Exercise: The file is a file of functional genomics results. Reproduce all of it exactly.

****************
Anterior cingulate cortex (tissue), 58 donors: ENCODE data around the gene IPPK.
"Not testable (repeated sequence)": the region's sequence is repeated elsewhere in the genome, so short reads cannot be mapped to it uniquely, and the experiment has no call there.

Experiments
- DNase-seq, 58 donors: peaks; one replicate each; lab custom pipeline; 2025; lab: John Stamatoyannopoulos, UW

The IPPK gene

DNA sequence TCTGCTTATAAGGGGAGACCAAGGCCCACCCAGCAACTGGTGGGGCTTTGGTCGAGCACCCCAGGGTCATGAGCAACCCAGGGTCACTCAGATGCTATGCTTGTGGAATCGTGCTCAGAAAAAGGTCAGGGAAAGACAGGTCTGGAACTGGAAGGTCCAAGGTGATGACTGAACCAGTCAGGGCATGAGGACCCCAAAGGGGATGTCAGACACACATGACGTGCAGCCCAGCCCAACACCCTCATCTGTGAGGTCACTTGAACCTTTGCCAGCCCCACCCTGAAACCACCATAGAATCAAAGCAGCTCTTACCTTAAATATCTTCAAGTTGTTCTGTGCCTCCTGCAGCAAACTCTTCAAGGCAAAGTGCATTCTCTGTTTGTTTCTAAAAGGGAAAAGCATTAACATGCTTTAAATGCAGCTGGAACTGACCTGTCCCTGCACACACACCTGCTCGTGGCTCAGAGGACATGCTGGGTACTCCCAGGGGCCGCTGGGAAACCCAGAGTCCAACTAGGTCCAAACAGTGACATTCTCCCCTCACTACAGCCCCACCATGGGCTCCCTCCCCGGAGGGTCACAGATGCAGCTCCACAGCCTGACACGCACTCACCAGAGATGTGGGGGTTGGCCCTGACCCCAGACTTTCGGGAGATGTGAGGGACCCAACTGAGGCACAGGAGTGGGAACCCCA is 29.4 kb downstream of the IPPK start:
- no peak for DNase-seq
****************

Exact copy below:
Anterior cingulate cortex (tissue), 58 donors: ENCODE data around the gene IPPK.
"Not testable (repeated sequence)": the region's sequence is repeated elsewhere in the genome, so short reads cannot be mapped to it uniquely, and the experiment has no call there.

Experiments
- DNase-seq, 58 donors: peaks; one replicate each; lab custom pipeline; 2025; lab: John Stamatoyannopoulos, UW

The IPPK gene

DNA sequence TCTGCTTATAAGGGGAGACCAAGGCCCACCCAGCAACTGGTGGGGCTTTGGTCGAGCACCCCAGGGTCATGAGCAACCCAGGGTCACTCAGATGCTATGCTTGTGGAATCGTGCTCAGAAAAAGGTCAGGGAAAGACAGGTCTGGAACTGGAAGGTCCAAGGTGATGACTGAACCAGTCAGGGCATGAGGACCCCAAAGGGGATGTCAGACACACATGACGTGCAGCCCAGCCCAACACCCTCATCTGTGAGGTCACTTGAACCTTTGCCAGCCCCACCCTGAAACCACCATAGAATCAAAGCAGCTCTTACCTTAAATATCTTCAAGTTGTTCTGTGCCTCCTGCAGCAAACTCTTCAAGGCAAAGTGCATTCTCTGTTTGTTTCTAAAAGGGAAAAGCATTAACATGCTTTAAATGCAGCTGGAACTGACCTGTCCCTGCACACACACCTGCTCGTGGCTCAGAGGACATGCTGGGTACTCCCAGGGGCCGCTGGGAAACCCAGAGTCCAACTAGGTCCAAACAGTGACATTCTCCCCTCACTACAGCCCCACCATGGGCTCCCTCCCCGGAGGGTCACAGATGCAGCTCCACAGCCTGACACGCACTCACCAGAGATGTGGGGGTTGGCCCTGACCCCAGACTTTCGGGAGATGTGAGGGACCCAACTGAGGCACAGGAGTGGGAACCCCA is 29.4 kb downstream of the IPPK start:
- no peak for DNase-seq